In electrical and electronic equipment, it is very often necessary to use capacitors for coupling the signal between amplifier stages, bypassing the signal away from various elements, decoupling stages, filtering ripple from power supplies, forming complex signal filter networks, and forming tuned circuits for oscillators and amplifiers. In these various applications the equipment designer has a choice of two broad groups of capacitor types: fixed and variable. Details concerning the wide variety of commercial types will be discussed in this section.
A fixed capacitor is constructed in such manner that it possesses a fixed value of capacitance which cannot be adjusted. A fixed capacitor is classified according to the type of material used as its dielectric, such as paper, ceramic, mica, or electrolyte.
A paper capacitor is made of flat thin strips of metal foil conductors that are separated by waxed paper (the dielectric material). Paper capacitors usually range in value from about 100 picofarads to about 10 microfarads. The working voltage of a paper capacitor rarely exceeds 600 volts. Paper capacitors are sealed with wax to prevent the harmful effects of moisture and to prevent corrosion and leakage.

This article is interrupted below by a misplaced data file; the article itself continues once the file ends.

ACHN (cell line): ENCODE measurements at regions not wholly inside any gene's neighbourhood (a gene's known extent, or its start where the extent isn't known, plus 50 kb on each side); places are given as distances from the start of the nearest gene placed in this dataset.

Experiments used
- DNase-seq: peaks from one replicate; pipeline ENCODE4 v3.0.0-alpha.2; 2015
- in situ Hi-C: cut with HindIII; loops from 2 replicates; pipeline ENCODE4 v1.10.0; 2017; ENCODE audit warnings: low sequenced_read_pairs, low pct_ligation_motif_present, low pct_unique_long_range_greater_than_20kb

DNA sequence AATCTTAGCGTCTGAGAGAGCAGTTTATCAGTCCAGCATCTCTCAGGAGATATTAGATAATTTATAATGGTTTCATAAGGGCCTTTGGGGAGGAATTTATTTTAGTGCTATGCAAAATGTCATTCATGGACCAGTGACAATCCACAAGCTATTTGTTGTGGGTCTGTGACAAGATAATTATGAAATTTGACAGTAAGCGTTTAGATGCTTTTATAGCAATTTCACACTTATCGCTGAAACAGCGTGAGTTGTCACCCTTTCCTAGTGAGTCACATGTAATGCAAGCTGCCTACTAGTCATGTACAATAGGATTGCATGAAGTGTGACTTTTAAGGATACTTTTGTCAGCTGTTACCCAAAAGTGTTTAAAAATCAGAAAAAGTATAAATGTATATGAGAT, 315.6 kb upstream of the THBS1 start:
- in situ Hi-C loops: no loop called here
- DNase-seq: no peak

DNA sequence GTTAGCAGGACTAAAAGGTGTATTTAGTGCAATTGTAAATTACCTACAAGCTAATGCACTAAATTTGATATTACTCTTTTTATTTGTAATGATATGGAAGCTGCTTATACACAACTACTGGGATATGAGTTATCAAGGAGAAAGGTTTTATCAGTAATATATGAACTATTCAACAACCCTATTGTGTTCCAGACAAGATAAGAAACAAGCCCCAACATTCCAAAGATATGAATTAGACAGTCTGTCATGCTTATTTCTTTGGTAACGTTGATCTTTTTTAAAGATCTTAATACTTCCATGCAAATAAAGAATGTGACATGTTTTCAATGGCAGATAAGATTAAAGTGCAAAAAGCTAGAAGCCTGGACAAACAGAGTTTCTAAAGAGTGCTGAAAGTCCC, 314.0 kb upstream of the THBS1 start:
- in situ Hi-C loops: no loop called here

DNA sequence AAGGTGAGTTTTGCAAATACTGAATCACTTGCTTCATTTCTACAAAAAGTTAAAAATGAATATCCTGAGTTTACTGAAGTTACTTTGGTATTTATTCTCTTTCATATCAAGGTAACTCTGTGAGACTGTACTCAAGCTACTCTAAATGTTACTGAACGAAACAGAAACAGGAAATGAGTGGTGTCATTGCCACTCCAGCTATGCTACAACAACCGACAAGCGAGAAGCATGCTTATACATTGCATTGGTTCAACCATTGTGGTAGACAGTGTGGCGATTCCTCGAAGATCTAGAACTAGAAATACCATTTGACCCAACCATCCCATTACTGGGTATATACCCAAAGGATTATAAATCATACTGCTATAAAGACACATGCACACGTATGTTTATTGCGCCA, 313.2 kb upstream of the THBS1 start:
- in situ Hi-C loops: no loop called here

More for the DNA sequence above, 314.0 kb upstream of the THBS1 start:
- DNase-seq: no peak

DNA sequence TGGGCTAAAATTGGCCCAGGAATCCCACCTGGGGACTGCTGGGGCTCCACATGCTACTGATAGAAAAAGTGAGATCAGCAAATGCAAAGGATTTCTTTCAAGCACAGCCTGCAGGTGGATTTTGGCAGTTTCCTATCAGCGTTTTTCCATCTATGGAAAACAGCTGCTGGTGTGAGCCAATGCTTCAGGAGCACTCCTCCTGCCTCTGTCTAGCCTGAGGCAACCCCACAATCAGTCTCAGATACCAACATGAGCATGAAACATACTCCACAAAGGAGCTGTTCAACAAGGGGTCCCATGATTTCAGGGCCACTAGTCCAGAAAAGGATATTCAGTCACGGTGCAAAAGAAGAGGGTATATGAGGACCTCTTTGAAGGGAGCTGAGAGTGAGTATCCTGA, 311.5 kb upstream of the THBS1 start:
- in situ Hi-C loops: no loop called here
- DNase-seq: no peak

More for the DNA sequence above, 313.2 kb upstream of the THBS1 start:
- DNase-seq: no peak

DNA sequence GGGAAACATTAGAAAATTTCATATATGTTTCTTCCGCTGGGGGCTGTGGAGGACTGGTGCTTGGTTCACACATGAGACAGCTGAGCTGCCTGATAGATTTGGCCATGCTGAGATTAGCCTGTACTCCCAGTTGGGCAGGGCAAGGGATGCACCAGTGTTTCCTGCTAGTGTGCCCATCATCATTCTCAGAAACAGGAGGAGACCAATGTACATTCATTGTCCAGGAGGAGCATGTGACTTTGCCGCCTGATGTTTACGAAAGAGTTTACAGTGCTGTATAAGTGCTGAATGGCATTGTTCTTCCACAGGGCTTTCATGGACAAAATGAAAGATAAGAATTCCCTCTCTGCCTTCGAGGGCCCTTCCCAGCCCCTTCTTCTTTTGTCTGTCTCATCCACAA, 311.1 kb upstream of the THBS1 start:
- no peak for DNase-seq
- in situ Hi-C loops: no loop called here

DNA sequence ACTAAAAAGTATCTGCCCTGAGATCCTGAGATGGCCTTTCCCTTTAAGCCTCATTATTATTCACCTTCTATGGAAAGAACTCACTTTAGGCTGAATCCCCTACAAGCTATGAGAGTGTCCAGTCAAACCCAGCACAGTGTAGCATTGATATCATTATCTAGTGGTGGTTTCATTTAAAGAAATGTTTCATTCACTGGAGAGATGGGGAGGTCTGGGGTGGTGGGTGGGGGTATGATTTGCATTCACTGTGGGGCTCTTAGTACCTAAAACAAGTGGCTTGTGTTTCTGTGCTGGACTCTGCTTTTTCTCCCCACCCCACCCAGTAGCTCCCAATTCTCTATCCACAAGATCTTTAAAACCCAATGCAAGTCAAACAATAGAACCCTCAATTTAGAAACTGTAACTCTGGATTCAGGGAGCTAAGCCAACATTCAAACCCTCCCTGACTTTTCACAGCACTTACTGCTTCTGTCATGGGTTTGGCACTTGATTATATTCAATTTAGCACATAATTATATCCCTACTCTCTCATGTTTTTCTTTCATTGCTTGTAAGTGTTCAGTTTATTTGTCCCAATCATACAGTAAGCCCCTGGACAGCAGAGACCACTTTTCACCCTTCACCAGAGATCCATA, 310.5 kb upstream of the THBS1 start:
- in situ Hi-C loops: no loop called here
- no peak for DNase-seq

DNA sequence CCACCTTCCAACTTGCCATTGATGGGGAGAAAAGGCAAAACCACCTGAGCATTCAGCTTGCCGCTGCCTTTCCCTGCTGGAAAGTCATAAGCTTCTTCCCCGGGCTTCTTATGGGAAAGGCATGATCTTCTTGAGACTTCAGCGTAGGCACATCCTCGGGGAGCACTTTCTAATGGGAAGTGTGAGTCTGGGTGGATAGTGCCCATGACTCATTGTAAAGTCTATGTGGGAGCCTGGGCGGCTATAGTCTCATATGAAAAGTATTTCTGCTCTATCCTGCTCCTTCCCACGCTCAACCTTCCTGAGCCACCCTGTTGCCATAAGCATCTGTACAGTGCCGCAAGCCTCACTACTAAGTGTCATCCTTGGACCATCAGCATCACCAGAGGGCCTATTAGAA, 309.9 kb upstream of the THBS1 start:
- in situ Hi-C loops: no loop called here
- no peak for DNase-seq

Many different kinds of outer covering are used on paper capacitors, the simplest being a tubular cardboard covering. Some types of paper capacitors are encased in very hard plastic. These types are very rugged and can be used over a much wider temperature range than can the tubular cardboard type. The figure below shows the construction of a tubular paper capacitor.
Here the dielectric material is a plastic film employed alone or as a laminate with paper. The film has high mechanical strength, long-term resistance to heat, and chemical inertness if hermetically sealed. Materials commonly used are polypropylene, polystyrene and polyethelyne. The roll construction of film-type capacitors is the same as paper capacitors.
The basic construction of a mica capacitor is shown in the figure below. It consists of a number of flat strips of metal foil separated by similarly shaped strips of mica. The foil strips serve as the capacitor plates, and the mica acts as the dielectric. Alternate plates are connected together. The whole assembly is encased in molded plastic.